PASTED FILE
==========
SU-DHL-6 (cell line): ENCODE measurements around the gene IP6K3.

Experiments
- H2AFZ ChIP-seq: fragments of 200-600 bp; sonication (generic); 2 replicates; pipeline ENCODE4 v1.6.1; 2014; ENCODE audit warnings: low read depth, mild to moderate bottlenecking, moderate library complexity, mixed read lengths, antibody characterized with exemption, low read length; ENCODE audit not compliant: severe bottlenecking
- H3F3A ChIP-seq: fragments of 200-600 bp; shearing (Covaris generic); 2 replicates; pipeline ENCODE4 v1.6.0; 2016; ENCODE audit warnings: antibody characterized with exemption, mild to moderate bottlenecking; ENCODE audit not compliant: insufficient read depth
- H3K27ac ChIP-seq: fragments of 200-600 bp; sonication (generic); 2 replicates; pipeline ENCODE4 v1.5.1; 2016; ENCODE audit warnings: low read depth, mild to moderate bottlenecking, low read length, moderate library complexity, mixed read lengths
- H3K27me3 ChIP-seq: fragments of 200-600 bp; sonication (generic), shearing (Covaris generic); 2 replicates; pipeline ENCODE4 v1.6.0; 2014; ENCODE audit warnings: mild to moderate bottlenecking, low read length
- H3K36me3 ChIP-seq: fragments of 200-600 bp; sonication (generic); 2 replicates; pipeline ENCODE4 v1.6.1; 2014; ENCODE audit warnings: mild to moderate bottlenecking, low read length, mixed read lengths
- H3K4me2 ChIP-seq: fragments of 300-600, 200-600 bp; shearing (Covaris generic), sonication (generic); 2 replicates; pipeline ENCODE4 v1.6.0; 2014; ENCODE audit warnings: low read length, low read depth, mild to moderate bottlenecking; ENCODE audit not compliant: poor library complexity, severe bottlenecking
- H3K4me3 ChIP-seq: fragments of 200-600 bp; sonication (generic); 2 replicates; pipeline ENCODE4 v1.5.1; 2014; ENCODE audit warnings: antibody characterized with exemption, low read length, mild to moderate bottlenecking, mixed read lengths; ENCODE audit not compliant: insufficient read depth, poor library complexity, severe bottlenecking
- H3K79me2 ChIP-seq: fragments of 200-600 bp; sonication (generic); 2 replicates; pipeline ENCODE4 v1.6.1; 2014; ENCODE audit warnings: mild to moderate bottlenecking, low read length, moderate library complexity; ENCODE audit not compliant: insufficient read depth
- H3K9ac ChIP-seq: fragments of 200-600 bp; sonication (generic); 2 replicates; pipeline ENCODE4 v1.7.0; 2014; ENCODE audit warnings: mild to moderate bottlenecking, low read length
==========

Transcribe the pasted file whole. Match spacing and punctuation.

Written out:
SU-DHL-6 (cell line): ENCODE measurements around the gene IP6K3.

Experiments
- H2AFZ ChIP-seq: fragments of 200-600 bp; sonication (generic); 2 replicates; pipeline ENCODE4 v1.6.1; 2014; ENCODE audit warnings: low read depth, mild to moderate bottlenecking, moderate library complexity, mixed read lengths, antibody characterized with exemption, low read length; ENCODE audit not compliant: severe bottlenecking
- H3F3A ChIP-seq: fragments of 200-600 bp; shearing (Covaris generic); 2 replicates; pipeline ENCODE4 v1.6.0; 2016; ENCODE audit warnings: antibody characterized with exemption, mild to moderate bottlenecking; ENCODE audit not compliant: insufficient read depth
- H3K27ac ChIP-seq: fragments of 200-600 bp; sonication (generic); 2 replicates; pipeline ENCODE4 v1.5.1; 2016; ENCODE audit warnings: low read depth, mild to moderate bottlenecking, low read length, moderate library complexity, mixed read lengths
- H3K27me3 ChIP-seq: fragments of 200-600 bp; sonication (generic), shearing (Covaris generic); 2 replicates; pipeline ENCODE4 v1.6.0; 2014; ENCODE audit warnings: mild to moderate bottlenecking, low read length
- H3K36me3 ChIP-seq: fragments of 200-600 bp; sonication (generic); 2 replicates; pipeline ENCODE4 v1.6.1; 2014; ENCODE audit warnings: mild to moderate bottlenecking, low read length, mixed read lengths
- H3K4me2 ChIP-seq: fragments of 300-600, 200-600 bp; shearing (Covaris generic), sonication (generic); 2 replicates; pipeline ENCODE4 v1.6.0; 2014; ENCODE audit warnings: low read length, low read depth, mild to moderate bottlenecking; ENCODE audit not compliant: poor library complexity, severe bottlenecking
- H3K4me3 ChIP-seq: fragments of 200-600 bp; sonication (generic); 2 replicates; pipeline ENCODE4 v1.5.1; 2014; ENCODE audit warnings: antibody characterized with exemption, low read length, mild to moderate bottlenecking, mixed read lengths; ENCODE audit not compliant: insufficient read depth, poor library complexity, severe bottlenecking
- H3K79me2 ChIP-seq: fragments of 200-600 bp; sonication (generic); 2 replicates; pipeline ENCODE4 v1.6.1; 2014; ENCODE audit warnings: mild to moderate bottlenecking, low read length, moderate library complexity; ENCODE audit not compliant: insufficient read depth
- H3K9ac ChIP-seq: fragments of 200-600 bp; sonication (generic); 2 replicates; pipeline ENCODE4 v1.7.0; 2014; ENCODE audit warnings: mild to moderate bottlenecking, low read length